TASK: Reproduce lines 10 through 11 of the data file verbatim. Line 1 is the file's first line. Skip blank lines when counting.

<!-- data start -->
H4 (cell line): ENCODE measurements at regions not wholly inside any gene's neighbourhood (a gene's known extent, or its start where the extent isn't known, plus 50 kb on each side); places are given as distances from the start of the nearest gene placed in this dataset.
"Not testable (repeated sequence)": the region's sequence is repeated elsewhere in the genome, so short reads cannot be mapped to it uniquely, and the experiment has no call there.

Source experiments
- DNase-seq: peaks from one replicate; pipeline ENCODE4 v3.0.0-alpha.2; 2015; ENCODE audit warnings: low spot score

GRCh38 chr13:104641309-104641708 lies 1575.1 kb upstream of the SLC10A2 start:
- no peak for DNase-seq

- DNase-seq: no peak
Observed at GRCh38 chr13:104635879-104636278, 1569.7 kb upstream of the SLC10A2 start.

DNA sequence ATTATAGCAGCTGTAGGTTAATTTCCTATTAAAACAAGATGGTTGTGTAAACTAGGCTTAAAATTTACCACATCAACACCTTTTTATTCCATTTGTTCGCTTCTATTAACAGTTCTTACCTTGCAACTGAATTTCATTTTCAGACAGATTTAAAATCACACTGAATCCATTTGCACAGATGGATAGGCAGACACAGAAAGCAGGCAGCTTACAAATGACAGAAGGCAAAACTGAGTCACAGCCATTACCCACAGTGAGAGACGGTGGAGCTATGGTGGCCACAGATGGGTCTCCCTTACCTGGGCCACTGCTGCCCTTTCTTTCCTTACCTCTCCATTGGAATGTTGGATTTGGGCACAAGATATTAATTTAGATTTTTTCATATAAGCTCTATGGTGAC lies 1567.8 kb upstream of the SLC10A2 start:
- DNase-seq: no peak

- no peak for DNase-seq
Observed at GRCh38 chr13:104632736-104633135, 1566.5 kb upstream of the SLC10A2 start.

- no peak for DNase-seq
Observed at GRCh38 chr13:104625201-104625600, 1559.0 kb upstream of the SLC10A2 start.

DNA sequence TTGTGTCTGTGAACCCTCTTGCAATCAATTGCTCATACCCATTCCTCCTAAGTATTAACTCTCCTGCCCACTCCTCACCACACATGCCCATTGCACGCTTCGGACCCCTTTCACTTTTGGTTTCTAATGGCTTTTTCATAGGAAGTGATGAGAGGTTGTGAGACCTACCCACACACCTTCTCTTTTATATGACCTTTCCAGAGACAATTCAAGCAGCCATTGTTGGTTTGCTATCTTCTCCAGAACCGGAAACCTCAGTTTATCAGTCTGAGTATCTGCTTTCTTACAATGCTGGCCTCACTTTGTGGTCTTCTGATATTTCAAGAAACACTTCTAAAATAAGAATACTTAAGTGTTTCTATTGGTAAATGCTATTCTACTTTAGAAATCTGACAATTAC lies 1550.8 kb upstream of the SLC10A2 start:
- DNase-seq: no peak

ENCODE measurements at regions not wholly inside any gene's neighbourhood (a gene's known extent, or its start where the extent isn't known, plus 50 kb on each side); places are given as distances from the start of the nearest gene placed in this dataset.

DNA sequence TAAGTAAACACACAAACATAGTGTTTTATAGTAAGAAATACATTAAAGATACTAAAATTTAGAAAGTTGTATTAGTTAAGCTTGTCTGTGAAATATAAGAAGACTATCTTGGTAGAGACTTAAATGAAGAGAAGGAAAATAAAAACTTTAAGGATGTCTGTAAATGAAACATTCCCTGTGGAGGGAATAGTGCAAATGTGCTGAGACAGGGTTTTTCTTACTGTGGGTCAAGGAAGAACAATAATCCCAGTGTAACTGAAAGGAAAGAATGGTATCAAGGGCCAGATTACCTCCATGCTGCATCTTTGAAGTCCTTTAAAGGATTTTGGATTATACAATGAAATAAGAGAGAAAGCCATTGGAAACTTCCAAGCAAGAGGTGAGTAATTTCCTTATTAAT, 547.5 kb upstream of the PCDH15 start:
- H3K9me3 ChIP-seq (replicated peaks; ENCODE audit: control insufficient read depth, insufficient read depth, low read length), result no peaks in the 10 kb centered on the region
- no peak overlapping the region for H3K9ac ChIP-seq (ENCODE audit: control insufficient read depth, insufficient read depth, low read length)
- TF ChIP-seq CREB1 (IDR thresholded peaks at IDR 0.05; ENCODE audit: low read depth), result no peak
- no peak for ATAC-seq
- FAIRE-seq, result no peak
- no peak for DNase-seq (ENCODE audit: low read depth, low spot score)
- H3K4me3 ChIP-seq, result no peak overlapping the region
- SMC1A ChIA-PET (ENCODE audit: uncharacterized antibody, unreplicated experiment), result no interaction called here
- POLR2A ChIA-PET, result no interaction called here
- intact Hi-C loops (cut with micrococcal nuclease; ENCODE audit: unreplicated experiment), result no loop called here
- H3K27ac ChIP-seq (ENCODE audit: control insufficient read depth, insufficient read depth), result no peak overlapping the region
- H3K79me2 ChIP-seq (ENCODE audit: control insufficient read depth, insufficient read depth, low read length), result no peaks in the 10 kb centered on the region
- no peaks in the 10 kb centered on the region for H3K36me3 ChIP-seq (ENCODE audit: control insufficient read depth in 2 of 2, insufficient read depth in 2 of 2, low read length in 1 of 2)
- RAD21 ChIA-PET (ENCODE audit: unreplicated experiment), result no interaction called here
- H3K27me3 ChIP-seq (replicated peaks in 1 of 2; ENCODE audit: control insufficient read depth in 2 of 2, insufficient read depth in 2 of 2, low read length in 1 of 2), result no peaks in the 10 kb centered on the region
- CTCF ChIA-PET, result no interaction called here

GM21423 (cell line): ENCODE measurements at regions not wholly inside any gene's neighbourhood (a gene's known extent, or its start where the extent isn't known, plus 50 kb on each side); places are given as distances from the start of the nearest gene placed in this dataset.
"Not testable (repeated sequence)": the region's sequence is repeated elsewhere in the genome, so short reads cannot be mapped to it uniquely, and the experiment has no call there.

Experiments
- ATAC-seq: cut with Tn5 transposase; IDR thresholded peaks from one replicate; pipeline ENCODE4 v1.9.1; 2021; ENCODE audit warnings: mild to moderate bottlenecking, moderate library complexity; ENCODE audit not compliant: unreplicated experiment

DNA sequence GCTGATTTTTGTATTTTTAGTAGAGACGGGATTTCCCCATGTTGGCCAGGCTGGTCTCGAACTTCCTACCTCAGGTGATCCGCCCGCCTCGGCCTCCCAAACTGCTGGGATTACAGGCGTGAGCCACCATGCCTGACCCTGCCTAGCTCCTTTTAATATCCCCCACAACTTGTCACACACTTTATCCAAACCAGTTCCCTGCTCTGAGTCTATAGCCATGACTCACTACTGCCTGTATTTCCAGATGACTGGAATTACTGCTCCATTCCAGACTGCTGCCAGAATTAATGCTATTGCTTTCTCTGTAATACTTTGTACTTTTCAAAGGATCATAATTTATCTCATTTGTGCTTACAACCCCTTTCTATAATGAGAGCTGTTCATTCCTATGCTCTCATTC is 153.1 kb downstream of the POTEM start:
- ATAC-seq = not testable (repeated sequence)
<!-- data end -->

- DNase-seq: no peak

- no peak for DNase-seq